Definition of shaft verb from the Oxford Advanced Learner's Dictionary

 

shaft

 verb
verb
BrE BrE//ʃɑːft//
 
; NAmE NAmE//ʃæft//
 
Verb Forms present simple I / you / we / they shaft
BrE BrE//ʃɑːft//
 
; NAmE NAmE//ʃæft//
 
he / she / it shafts
BrE BrE//ʃɑːfts//
 
; NAmE NAmE//ʃæfts//
 
past simple shafted
BrE BrE//ˈʃɑːftɪd//
 
; NAmE NAmE//ˈʃæftɪd//
 
past participle shafted
BrE BrE//ˈʃɑːftɪd//
 
; NAmE NAmE//ˈʃæftɪd//
 
-ing form shafting
BrE BrE//ˈʃɑːftɪŋ//
 
; NAmE NAmE//ˈʃæftɪŋ//
 
 
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shaft somebody (informal) to treat somebody unfairly or cheat them Word Origin Old English scæft, sceaft ‘handle, pole’, of Germanic origin; related to Dutch schaft, German Schaft, and perhaps also to sceptre. Early senses of the verb (late Middle English) were ‘fit with a handle’ and ‘send out shafts of light’.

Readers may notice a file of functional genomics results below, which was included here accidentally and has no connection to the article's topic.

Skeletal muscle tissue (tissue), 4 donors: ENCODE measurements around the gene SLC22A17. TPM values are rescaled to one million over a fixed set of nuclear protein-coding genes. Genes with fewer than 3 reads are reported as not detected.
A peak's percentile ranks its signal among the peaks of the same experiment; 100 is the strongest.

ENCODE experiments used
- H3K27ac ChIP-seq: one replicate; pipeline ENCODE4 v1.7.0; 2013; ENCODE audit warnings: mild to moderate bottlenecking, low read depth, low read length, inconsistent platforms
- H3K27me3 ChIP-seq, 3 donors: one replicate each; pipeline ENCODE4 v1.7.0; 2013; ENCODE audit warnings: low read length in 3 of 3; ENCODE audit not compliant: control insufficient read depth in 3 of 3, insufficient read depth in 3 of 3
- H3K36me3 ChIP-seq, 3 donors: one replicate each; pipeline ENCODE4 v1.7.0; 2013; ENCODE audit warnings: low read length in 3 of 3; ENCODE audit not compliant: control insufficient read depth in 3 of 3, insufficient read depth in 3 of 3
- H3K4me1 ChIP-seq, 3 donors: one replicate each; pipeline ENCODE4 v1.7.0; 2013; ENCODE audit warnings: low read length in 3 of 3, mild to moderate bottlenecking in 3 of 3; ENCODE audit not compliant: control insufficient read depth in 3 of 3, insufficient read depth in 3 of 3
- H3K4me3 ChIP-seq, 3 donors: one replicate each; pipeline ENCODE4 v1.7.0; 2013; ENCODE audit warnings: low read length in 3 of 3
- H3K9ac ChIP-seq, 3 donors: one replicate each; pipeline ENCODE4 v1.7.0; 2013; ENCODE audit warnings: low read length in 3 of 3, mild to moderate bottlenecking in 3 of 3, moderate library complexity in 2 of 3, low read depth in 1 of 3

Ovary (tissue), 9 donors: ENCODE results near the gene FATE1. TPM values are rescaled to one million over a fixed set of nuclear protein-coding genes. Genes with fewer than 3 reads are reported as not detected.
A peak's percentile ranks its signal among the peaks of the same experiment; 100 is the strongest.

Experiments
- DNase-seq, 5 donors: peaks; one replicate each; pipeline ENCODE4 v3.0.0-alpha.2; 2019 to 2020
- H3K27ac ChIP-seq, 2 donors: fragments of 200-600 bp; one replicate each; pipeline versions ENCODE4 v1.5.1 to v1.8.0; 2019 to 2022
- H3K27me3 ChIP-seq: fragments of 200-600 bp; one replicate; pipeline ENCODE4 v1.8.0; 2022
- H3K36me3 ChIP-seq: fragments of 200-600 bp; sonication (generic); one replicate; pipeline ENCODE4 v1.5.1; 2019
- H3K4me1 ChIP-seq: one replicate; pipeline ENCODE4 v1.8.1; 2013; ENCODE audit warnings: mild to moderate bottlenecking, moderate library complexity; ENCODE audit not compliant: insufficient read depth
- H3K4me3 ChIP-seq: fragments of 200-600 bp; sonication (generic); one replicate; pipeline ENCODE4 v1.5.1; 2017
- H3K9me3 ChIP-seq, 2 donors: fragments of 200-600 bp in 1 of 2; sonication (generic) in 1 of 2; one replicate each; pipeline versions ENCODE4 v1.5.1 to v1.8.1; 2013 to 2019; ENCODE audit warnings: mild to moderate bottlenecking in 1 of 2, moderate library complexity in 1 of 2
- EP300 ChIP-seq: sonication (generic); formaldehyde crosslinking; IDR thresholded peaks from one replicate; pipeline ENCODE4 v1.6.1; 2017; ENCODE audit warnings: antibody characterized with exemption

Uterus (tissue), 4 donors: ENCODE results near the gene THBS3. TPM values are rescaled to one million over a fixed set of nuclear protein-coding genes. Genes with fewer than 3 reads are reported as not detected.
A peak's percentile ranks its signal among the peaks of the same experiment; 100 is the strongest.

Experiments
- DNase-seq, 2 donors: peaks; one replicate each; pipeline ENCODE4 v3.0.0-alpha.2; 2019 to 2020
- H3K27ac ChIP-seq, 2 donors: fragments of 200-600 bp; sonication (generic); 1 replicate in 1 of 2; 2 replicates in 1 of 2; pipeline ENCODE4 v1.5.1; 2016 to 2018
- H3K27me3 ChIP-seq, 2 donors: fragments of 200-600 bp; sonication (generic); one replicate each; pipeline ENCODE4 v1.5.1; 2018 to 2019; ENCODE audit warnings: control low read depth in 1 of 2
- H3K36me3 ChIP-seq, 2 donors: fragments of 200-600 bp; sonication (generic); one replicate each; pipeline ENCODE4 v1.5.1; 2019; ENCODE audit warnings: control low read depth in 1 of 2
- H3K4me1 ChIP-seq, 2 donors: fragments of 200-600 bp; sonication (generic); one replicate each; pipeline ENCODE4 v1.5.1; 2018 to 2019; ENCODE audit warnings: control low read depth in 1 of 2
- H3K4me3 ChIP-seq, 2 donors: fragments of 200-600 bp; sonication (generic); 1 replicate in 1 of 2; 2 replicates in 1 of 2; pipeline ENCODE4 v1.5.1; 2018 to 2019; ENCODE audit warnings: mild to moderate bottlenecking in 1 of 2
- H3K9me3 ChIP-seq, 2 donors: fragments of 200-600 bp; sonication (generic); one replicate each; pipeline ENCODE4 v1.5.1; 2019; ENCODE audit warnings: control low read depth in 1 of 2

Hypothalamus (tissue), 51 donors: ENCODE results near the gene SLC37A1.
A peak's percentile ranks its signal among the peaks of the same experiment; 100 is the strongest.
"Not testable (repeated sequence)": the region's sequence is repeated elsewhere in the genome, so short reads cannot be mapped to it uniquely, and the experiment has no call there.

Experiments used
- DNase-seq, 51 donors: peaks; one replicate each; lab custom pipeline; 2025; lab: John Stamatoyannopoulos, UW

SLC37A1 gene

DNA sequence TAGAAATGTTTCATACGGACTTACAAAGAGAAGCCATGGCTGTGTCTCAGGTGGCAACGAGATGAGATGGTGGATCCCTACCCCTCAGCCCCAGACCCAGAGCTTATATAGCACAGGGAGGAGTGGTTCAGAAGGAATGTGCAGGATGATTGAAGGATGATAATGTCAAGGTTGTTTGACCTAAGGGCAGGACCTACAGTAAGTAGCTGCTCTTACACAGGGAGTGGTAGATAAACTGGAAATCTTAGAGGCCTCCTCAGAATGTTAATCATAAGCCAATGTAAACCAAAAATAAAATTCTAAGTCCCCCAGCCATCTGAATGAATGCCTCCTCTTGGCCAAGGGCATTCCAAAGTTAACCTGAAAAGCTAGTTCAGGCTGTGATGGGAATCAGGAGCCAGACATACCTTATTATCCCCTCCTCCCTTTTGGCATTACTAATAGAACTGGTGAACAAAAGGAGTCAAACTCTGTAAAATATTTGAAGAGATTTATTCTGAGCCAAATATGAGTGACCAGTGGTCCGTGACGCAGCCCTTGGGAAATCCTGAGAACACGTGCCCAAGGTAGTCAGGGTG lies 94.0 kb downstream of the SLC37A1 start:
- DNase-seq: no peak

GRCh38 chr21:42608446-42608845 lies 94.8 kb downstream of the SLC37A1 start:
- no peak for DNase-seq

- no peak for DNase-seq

See the Oxford Advanced American Dictionary entry: shaft